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550 suppose that readers are already weary of descriptions of ruins, churches and monasteries. But, for the traveler there is nowhere else to go. If they are ready to follow me on my way through Old Serbia, as they followed me through Herzegovina and Bosnia, let them patiently listen to the descriptions of old monuments and ruins. Today, there is nothing but ruins in Old Serbia. Here, the Slav life has al- most gone. It has been pushed out by an Albanian torrent, and in this area, flooded by Moslem barbarism, only the church monuments—endowments of the Nemanjić—stand as witnesses of the Christian and Slav life, which, at one time, flourished here. Among Bosnia, Old Serbia and Her- zegovina—the three provinces about which I must give information to our readers, there are queer differences. In Bosnia, the Slav and Orthodox element is still powerful and alive, but without a past and a tradition. e whole an- cient history of Bosnia, expressed its hostility toward Or- thodoxy. Bogomilism and Roman Catholicism carried the stamp of that hostility. at is why that history did not leave any mark in the recollections and life of the Bosnian Ortho- dox inhabitants. All the antiquity, monuments and tradition are concen- trated in Old Serbia. But, as I told you, there is nothing that is contemporary and alive, only brutal Moslem Albanians. In that sense, Herzegovina is in a better position than Bos- nia and Old Serbia. ere, the Orthodox inhabitants are very firm in nourishing the tradition, and very stable in their contemporary life. Peć (Albanian and Turkish: Ipek), is quite a big city. It has been estimated that around 4,000 Moslem and 800 Christian families live there. From the latter, a few house- holds belong to the Ro- man-Catholic church. e Moslems and Catholics are Albanians, and the Orthodox are Serbs. e majority of the Serbs can speak the Albanian lan- guage. e Moslems move about armed constantly, while the Christians are forbidden to wear arms in the city. ey are usu- ally exposed to various insults and oppressions. e Peć monks go in the bazaar unwillingly during the day time, especially on a bazaar day, and when there are a lot of people. If on those days monks have to go through the city, they avoid crowded streets, and sometimes they take a road round a settlement. Christian women wear white kerchiefs, the same as the Turkish women do. If they didn’t do so, they would be exposed to humiliation and insults in the streets. It was really unusual to see a group of ostensi- bly Turkish women, with kerchiefs on their heads, enter a church and cross themselves. But, the Albanian women in villages do not cover their heads, and they walk barehead- ed, like the Moslem women. e church has a quadrilateral shape with small cross- shaped bulges, and consists of four buildings: a large narthex or—as the Serbs call it—priprata, to the Central church— the Holy Ascension, a separate South chapel e Ascen- sion of the Mother of God and the separate Northern cha- pel of St. Demetrius. Above the altar of the big church and above both separate chapels, there is a wide dome, covered by lead. All these three domes, built one next to the other without the necessary distance between them, give, when looked at from the outside, an impression of something heavy and clumsy. However, looked at from the inside, they produce and extraordinary effect, the slits of their eight big windows, lighting the building, which take up almost all the space at the sides of the pedestals. ere is a cross on each of the domes. e big Central church was renovated in 1634. Its length from the Western door to the iconostasis is 72 paces, the altar length is 20 paces, and the building width is 41 paces. Its appearance is massive and dark. e big iconostasis is completely decorated by icons. On the right side of the imperial doorway, lies a coffin with the heads of the holy five martyrs (from early Christian times): Eustathius, Auxentius, Mardarius, Eugenius and Orest. Ac- cording to the legend, Arsenije, a pupil of St. Sava, brought their heads from the Bulgarian capital Trnova into Serbia. On the left side, there is a coffin with the relics of St. Niko- dimus, a Serbian archbishop, who lived at the beginning of 14 th century. On the right side, close to a column, the throne of the former Serbian patriarchs, made out of gray marble, is placed. Further, to the right side, you can se a sarcopha- gus of white marble, where St. Arsenius, the founder of Peć monastery, had been buried. A little further, lies St. Sava II, Serbian archbishop and son of the King Stefan the First- crowned /St. Simon/. e body of Archbishop St. Eustathi- us, also lies in the coffin. Finally, by the doorway, on the right side, St. Ioanikius II, a Serbian patriarch, rests. ere is an inscription on the altar wall, which, it seems to me, From Novi Pazar to Peć Alexander F Hilferding Muslim women in Prizren, photo from the end of the 19 th century I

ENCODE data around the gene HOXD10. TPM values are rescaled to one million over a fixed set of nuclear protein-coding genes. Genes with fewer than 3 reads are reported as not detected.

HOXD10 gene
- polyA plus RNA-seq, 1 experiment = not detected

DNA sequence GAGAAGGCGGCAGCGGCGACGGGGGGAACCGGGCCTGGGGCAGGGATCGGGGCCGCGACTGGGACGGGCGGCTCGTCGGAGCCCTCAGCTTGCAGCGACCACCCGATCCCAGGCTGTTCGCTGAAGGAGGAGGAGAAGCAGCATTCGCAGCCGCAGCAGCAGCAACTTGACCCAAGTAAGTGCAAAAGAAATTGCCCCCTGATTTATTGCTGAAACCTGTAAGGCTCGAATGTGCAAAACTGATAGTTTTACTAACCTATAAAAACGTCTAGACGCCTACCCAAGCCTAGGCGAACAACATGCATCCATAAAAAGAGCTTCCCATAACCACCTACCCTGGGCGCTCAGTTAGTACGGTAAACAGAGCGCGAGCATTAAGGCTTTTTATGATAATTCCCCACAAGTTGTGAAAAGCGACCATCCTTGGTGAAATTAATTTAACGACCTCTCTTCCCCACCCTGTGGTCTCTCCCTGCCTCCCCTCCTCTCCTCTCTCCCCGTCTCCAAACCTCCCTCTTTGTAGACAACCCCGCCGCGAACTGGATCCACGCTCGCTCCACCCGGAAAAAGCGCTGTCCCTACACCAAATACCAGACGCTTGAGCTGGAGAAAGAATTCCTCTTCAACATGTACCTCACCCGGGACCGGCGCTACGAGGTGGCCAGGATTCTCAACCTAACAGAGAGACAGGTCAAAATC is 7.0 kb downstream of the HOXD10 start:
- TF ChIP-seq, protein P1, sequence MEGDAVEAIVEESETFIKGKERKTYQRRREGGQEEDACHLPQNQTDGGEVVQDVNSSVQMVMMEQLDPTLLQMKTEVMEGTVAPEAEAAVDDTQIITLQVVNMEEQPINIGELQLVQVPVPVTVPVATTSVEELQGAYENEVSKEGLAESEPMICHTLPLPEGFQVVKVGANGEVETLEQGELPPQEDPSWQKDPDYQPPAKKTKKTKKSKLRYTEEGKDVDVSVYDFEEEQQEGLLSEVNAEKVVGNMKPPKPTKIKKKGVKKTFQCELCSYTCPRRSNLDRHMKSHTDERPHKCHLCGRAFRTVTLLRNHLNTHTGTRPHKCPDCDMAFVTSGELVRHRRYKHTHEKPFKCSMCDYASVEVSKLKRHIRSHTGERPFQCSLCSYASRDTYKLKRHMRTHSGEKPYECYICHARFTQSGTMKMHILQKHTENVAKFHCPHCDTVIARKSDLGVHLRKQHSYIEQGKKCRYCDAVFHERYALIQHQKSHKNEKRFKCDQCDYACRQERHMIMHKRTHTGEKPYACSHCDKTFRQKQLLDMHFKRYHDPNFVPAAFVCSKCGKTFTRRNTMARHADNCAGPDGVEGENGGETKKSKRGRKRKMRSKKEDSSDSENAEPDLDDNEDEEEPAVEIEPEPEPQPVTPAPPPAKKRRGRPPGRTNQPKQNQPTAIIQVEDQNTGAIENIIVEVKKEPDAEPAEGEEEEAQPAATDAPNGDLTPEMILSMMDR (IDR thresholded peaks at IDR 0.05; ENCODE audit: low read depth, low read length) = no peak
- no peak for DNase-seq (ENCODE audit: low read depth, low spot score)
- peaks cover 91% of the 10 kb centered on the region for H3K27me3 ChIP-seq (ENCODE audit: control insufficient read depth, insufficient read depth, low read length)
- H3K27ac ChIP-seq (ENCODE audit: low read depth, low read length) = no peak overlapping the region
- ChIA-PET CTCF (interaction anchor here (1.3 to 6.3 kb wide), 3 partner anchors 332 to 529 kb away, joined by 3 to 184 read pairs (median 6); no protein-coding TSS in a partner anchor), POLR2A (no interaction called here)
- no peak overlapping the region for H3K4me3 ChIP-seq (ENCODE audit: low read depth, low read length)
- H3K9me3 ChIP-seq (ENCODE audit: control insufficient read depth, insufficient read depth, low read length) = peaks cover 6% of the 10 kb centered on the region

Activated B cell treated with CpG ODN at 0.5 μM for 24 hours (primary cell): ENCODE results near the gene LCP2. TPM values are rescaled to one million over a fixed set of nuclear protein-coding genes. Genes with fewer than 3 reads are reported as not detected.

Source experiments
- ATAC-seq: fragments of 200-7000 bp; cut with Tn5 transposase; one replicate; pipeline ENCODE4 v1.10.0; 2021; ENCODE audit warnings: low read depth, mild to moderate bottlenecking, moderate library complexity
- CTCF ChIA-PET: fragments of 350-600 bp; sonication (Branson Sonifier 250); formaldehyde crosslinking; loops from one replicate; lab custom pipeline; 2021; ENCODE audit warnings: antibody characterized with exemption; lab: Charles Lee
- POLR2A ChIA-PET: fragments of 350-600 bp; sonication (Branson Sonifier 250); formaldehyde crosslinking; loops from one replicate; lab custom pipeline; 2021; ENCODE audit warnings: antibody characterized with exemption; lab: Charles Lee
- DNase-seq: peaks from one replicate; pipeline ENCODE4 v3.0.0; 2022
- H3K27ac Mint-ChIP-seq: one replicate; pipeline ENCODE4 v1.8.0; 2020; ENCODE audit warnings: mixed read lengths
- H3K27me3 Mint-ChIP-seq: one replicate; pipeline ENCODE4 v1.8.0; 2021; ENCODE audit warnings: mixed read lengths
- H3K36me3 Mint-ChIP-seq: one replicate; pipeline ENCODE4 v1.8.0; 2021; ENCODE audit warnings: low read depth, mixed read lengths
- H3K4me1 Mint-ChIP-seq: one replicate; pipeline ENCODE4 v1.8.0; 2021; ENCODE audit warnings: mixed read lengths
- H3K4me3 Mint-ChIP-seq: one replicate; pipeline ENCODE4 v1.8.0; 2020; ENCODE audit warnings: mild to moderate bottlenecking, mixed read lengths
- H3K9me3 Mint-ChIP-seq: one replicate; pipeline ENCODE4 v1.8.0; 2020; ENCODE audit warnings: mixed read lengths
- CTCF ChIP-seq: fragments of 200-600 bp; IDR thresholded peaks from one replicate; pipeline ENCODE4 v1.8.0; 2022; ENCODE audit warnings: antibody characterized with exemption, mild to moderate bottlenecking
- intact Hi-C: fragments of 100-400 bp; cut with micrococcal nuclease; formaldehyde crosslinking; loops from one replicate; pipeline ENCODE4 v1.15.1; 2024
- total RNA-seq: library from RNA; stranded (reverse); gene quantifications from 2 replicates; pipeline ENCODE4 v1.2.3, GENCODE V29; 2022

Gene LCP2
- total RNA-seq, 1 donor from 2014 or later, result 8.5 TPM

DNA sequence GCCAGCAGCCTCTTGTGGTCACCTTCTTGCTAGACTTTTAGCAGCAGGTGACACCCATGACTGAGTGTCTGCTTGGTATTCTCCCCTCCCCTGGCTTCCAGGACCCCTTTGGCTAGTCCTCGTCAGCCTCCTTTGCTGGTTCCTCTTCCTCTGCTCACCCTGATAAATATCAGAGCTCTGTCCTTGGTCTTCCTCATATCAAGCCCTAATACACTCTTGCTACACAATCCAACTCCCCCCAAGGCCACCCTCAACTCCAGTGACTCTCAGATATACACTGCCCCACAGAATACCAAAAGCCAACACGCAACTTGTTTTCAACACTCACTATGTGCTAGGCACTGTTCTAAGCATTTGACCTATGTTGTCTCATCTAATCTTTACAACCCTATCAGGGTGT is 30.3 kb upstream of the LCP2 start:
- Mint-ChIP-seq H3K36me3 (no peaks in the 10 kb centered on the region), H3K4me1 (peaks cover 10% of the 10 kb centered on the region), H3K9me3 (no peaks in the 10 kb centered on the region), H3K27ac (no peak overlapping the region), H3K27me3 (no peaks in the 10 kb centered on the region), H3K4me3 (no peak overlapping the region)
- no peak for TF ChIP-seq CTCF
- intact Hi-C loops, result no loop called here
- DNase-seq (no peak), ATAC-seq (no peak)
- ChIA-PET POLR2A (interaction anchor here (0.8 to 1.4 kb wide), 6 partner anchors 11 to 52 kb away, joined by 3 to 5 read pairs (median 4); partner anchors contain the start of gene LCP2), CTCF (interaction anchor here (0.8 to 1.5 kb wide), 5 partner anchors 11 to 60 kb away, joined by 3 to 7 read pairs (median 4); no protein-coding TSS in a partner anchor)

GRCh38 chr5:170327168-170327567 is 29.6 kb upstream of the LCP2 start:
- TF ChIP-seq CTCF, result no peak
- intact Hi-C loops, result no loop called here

From Novi Pazar to Peć - Serbica Americana

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